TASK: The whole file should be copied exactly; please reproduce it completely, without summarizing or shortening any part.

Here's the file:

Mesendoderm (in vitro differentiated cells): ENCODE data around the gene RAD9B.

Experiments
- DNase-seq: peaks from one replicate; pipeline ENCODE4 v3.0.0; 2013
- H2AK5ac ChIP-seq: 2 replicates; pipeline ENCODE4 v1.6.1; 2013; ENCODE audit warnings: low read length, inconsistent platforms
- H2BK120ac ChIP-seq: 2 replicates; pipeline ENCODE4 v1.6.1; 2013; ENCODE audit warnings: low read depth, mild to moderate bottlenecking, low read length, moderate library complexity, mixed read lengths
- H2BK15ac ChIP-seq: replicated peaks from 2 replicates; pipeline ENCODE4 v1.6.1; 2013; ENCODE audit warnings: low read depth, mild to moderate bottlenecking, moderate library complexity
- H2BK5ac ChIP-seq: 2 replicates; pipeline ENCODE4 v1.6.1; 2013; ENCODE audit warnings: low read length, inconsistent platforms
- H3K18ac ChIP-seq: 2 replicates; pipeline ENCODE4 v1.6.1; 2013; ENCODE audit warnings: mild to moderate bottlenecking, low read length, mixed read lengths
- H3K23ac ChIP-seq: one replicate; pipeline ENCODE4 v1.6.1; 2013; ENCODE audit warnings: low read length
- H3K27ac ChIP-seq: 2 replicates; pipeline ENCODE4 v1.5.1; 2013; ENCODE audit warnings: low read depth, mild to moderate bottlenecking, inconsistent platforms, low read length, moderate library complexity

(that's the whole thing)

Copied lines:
Mesendoderm (in vitro differentiated cells): ENCODE data around the gene RAD9B.

Experiments
- DNase-seq: peaks from one replicate; pipeline ENCODE4 v3.0.0; 2013
- H2AK5ac ChIP-seq: 2 replicates; pipeline ENCODE4 v1.6.1; 2013; ENCODE audit warnings: low read length, inconsistent platforms
- H2BK120ac ChIP-seq: 2 replicates; pipeline ENCODE4 v1.6.1; 2013; ENCODE audit warnings: low read depth, mild to moderate bottlenecking, low read length, moderate library complexity, mixed read lengths
- H2BK15ac ChIP-seq: replicated peaks from 2 replicates; pipeline ENCODE4 v1.6.1; 2013; ENCODE audit warnings: low read depth, mild to moderate bottlenecking, moderate library complexity
- H2BK5ac ChIP-seq: 2 replicates; pipeline ENCODE4 v1.6.1; 2013; ENCODE audit warnings: low read length, inconsistent platforms
- H3K18ac ChIP-seq: 2 replicates; pipeline ENCODE4 v1.6.1; 2013; ENCODE audit warnings: mild to moderate bottlenecking, low read length, mixed read lengths
- H3K23ac ChIP-seq: one replicate; pipeline ENCODE4 v1.6.1; 2013; ENCODE audit warnings: low read length
- H3K27ac ChIP-seq: 2 replicates; pipeline ENCODE4 v1.5.1; 2013; ENCODE audit warnings: low read depth, mild to moderate bottlenecking, inconsistent platforms, low read length, moderate library complexity